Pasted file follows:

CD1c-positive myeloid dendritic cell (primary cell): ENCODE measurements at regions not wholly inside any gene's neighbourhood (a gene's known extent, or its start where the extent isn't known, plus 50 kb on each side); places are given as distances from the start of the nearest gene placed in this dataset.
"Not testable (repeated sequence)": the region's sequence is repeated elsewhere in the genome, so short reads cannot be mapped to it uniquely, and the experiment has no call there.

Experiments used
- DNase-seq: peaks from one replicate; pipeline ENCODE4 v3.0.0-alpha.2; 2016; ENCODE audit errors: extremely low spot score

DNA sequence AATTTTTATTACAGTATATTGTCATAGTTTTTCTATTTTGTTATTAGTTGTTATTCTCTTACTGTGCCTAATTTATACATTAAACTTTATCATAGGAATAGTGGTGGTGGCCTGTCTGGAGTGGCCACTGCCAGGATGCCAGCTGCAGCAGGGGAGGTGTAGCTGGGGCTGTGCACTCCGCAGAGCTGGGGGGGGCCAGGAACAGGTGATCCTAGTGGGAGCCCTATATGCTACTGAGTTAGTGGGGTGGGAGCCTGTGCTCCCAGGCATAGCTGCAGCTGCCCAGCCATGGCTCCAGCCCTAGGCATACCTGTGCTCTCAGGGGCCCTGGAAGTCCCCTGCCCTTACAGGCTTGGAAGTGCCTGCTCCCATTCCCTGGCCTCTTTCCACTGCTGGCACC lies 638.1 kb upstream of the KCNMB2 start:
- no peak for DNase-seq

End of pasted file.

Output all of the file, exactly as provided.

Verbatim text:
CD1c-positive myeloid dendritic cell (primary cell): ENCODE measurements at regions not wholly inside any gene's neighbourhood (a gene's known extent, or its start where the extent isn't known, plus 50 kb on each side); places are given as distances from the start of the nearest gene placed in this dataset.
"Not testable (repeated sequence)": the region's sequence is repeated elsewhere in the genome, so short reads cannot be mapped to it uniquely, and the experiment has no call there.

Experiments used
- DNase-seq: peaks from one replicate; pipeline ENCODE4 v3.0.0-alpha.2; 2016; ENCODE audit errors: extremely low spot score

DNA sequence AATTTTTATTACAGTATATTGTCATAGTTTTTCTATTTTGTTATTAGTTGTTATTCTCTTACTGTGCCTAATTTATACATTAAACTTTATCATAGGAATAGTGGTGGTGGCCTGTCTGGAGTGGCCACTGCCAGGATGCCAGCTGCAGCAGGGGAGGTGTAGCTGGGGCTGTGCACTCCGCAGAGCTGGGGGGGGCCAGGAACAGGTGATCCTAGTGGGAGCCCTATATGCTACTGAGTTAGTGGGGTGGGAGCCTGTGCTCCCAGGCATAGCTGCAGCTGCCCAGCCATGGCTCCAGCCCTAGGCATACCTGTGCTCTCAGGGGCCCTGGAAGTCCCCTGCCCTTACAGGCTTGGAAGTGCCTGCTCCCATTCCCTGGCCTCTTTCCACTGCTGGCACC lies 638.1 kb upstream of the KCNMB2 start:
- no peak for DNase-seq